To start, Estrada's promise to provide us with a means to conceptualize her injury at some future time does nothing to assist us in determining whether Estrada has standing at this stage. Finkelman, 810 F.3d at 202 ("Nor are we persuaded by plaintiffs' counsel's promises of future expert testimony when no facts supporting plaintiffs' theory of injury appear within the four corners of the complaint."). Our standing inquiry is restricted to the allegations currently before us.
In order to allege that she has suffered an economic injury as a result of simply purchasing Baby Powder, Estrada must allege that she purchased Baby Powder that was worth less than what she paid for. This is not to say that a plaintiff is required to allege the exact value of her economic injury at the pleading stage. Calculating and proving damages is indeed one of the major phases of a civil trial, and a plaintiff need not develop detailed economic models at the pleading stage to establish that she has standing.
But even at the pleading stage, a plaintiff must set forth sufficient factual allegations that, if proven true, would permit a factfinder to determine that she suffered at least some economic injury. Danvers Motor Co. v. Ford Motor Co., 432 F.3d 286, 294 (3d Cir. 2005) (recognizing that establishing an injury in fact requires alleging an "identifiable trifle" of injury
It would not have been enough for the plaintiffs in Cottrell and Finkelman to simply allege that, although they purchased eye-drops and football tickets at a given price, they later wished they had not done so. But that is as far as Estrada's allegations of economic injury go. Although "[i]njury-in-fact is not Mount Everest," Danvers, 432 F.3d at 294, it is more than a desert mirage. While the evidentiary burdens placed on a plaintiff at the pleading stage are minimal, our precedent requires the plaintiff to do more than simply pair a conclusory assertion of money lost with a request that a defendant pay up.
But what are we to make of Estrada's allegations that she received only "unsafe" Baby Powder despite being promised "safe" Baby Powder? Estrada Br. 19-20. Can we not presume that Estrada would spend more for safe powder than she would for unsafe powder? Should we further presume that this difference in price constitutes an economic injury sufficient to confer Article III standing? We cannot do so for at least two reasons — the first based in law, and the second based in fact.
First, such presumptions would turn the standing question on its head. It is well-settled law that "[w]e presume that federal courts lack jurisdiction unless the contrary appears affirmatively from the record." DaimlerChrysler Corp. v. Cuno, 547 U.S. 332, 342 n.3, 126 S.Ct. 1854, 164 L.Ed.2d 589 (2006); Renne v. Geary, 501 U.S. 312, 316, 111 S.Ct. 2331, 115 L.Ed.2d 288 (1991) (same); Bender v. Williamsport Area Sch. Dist., 475 U.S. 534, 546, 106 S.Ct. 1326, 89 L.Ed.2d 501 (1986) (same); King Bridge Co. v. Otoe Cnty., 120 U.S. 225, 226, 7 S.Ct. 552, 30 S.Ct. 623 (1887) (same); Pennsylvania Family Inst., Inc. v. Black, 489 F.3d 156, 164 (3d Cir. 2007) (same); Philadelphia Fed'n of Teachers, Am. Fed'n of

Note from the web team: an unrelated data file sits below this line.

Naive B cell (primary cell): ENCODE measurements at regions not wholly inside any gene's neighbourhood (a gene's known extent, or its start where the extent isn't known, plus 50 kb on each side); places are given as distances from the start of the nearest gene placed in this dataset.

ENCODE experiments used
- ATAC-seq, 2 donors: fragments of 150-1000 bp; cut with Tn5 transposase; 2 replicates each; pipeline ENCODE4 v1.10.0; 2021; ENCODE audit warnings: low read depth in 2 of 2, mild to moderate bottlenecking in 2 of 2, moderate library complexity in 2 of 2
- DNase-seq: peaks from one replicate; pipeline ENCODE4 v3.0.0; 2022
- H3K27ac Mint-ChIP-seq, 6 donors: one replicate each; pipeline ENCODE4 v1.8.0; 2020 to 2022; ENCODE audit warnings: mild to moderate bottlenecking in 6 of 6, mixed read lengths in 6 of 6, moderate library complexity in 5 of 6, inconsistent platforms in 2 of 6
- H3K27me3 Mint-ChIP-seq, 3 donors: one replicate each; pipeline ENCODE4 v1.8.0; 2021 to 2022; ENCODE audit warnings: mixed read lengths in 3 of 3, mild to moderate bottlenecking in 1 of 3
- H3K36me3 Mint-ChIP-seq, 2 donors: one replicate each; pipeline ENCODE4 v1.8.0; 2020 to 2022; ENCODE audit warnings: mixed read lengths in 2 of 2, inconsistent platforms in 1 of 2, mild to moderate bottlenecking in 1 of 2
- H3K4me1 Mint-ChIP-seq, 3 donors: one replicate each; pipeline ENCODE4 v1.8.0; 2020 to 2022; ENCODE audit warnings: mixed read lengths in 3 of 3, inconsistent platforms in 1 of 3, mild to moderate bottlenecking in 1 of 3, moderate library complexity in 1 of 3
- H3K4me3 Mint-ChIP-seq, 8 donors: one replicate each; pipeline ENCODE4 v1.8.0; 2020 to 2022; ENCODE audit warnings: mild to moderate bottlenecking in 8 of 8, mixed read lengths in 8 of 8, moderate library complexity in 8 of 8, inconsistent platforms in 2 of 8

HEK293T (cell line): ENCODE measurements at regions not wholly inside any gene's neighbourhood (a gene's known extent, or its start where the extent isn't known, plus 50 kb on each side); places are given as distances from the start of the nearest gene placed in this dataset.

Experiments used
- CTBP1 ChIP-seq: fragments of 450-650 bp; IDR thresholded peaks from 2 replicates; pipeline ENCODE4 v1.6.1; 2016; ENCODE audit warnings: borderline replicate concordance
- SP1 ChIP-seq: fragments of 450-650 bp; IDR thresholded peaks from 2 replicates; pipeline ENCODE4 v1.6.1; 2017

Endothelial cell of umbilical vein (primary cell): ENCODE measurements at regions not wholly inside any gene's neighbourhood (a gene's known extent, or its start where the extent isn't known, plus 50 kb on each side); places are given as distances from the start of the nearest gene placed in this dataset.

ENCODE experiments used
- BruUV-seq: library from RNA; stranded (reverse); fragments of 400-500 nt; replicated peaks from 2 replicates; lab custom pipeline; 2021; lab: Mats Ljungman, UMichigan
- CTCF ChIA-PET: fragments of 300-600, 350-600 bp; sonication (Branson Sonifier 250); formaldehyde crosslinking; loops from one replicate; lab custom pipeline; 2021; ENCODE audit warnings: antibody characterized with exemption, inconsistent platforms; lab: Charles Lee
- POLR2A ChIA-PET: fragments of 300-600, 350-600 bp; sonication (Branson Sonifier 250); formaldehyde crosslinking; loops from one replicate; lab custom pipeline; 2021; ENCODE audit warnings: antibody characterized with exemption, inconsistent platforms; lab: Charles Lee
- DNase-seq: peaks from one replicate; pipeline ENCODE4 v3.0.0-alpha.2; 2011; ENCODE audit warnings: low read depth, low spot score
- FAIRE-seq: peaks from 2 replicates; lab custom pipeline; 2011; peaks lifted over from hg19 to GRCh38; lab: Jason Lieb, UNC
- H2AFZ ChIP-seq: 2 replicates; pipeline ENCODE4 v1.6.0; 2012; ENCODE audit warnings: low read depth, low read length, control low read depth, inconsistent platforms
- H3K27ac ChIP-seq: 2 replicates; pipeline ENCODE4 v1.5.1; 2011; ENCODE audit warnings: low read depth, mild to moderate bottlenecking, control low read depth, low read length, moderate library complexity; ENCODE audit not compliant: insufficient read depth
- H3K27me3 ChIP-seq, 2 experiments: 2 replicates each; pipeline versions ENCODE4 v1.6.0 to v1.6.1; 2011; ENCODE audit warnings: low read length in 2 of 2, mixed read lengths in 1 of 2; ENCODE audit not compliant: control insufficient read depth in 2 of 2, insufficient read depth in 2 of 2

We cannot conclude that we have jurisdiction by presuming that Estrada would pay less for unsafe powder when she fails to even plead as much. And our refusal to leap to such a conclusion is supported by Estrada's apparent desire to continue purchasing Baby Powder in the future despite being aware of its alleged health risks. Estrada Reply Br. 2, 18. It is worthy of note that Estrada's desire to continue purchasing Baby Powder is not conditioned on the powder being sold at a discounted price. In the absence of that condition, we would be hard-pressed to presume that Estrada wishes to continue to buy Baby Powder at anything other than its current market price, i.e., the very price she has repeatedly paid for the product over the last six decades.
The second reason we cannot presume that Estrada suffered an economic injury by failing to receive "safe" powder is factual. Although Estrada contends that Baby Powder is "unsafe," her own allegations require us to conclude that the powder she received was, in fact, safe as to her. As we described early in this opinion, Estrada did not allege that she developed ovarian cancer, nor did she allege she is at risk of developing ovarian cancer in the future as a result of her Baby Powder use. Estrada's references to Baby Powder being unsafe as to others are not relevant to determining whether Estrada has standing herself. Lujan, 504 U.S. at 563, 112 S.Ct. 2130 (1992) ("[T]he `injury in fact' test requires more than an injury to a cognizable interest. It requires that the party seeking review be himself among the injured.") (quoting Sierra Club v. Morton, 405 U.S. 727, 734-35, 92 S.Ct. 1361, 31 L.Ed.2d 636 (1972)).
We could not conclude that Estrada has standing even if she were to contend that, by "unsafe" powder, she meant not only powder that would cause her to develop ovarian cancer but also powder that would put her at risk of developing ovarian cancer. To be sure, had Estrada alleged that she was at risk of developing ovarian cancer, she may have established standing based on a theory of future physical injury. Because litigants and jurists cannot predict the future, the law will sometimes permit plaintiffs to establish standing based on injuries that are likely to occur later in time.